Keats' Poetry Comes Alive in Beautiful Story of Love and Death
John Keats has always been my favorite of the English romantic poets. Not only did his work embody the romantic ideal: "A thing of beauty is a joy forever: Its loveliness increases; It will never pass into nothingness," Keats' tragically short life underscored his passion and foreboding of death.
"Bright Star" begins in 1818, when Keats was 23.
When I was studying Keats' writing in college, I never knew of Fanny Brawne, an 18-year-old girl he fell in love with as simultaneously his creative output was reaching its peak and his health was slipping into terminal decline.
"Bright Star" is the title of a poem Keats wrote for Fanny: "Bright Star, would I were as steadfast as thou art..."
Writer-director Jane Campion has beautifully captured the bittersweet affair between Keats and Fanny, and handsome Ben Whishaw and perky Abbie Cornish embody the beauty of youth and the tragedy of economic failure, sickness and death.
Lest you think this is a downer, let me reassure you that Campion does not dwell on the indignities of Keats' tuberculosis, and she creates characters of comic relief in Fanny's younger Samuel (Thomas Sangster) and red-headed sister "Toots" (Edie Martin).
Playing both comic and villain is Keats' protective best friend Charles Armitage Brown (Paul Schneider); a misogynist brute who sees Fanny as a threat both to Keats' work and his health.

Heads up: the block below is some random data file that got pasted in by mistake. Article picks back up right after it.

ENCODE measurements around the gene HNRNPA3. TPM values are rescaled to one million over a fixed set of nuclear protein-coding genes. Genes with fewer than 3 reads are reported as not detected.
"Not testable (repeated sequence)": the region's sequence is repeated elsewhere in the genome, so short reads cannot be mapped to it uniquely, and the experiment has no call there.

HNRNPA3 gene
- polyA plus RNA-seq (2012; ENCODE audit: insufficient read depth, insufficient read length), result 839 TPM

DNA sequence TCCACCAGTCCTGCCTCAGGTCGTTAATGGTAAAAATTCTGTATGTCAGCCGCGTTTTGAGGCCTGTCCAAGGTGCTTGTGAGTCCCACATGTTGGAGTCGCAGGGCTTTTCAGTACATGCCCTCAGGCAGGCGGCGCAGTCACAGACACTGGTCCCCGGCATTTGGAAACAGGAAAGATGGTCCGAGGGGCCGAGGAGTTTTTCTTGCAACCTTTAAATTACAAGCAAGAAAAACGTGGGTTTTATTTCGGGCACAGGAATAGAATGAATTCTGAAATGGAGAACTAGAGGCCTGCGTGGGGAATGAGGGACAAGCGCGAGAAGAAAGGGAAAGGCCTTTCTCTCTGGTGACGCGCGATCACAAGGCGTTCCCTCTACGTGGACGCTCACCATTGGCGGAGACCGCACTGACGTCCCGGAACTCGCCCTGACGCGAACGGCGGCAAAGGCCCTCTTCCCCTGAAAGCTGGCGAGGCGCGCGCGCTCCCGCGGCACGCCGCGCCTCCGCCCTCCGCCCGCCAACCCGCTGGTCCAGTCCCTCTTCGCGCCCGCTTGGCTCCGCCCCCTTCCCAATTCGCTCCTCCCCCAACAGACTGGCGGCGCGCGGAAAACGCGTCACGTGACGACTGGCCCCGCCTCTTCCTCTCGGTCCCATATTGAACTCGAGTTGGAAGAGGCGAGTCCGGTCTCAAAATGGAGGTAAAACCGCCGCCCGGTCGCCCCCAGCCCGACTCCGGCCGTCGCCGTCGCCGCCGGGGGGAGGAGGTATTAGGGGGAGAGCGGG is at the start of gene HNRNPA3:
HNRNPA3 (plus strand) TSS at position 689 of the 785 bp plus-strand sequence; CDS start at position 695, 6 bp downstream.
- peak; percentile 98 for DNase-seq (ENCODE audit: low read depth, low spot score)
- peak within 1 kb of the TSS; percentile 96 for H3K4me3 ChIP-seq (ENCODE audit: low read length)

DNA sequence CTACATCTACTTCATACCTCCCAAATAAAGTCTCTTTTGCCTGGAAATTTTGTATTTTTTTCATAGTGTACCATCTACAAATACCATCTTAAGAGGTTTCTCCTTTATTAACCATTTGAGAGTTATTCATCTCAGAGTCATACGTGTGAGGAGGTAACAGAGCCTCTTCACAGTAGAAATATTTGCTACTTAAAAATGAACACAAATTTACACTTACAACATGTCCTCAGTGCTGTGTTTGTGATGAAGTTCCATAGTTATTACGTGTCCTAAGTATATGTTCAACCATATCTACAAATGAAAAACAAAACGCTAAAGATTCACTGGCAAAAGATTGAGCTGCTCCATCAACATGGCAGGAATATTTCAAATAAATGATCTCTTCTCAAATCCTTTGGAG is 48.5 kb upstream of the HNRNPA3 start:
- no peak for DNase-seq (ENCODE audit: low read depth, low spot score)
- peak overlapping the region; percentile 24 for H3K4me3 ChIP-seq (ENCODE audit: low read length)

The story is told from Fanny's point of view and its is largely derived from the letters between Keats and her.
The tale begins with the foreshadowing illness and death of Keats' younger brother Tom (Olly Alexander). Fanny is a neighbor who is proud of her fashion sense and prowess, yet knows not a thing about poetry. She is also a first-class flirt who piques Keats' interest, and he in turn gently introduces her to his literary world of truth, beauty and the senses.
As their love grows and deepens, Keats' financial situation becomes more precarious. His books simply are not selling, and no one has yet discovered his true genius.
It is implied that Keats' depression over his lack of success weakens his physical will as well. Though he and Fanny become engaged, Keats feels he cannot marry until he can support her.
Yes, it is all heading for a sad, foregone end, but "Bright Star" is suffused with beauty, both visually and from Keats' beautiful poems and his equally lovely letters to Fanny.
"If I should die, said I to myself, "I have left no immortal work behind me- nothing to make my friends proud of my memory- but I have learned the principal of beauty in all things, and if I had had the time I would have made myself remembered."
Jane Campion illustrates just how wrong John Keats' self-assessment was.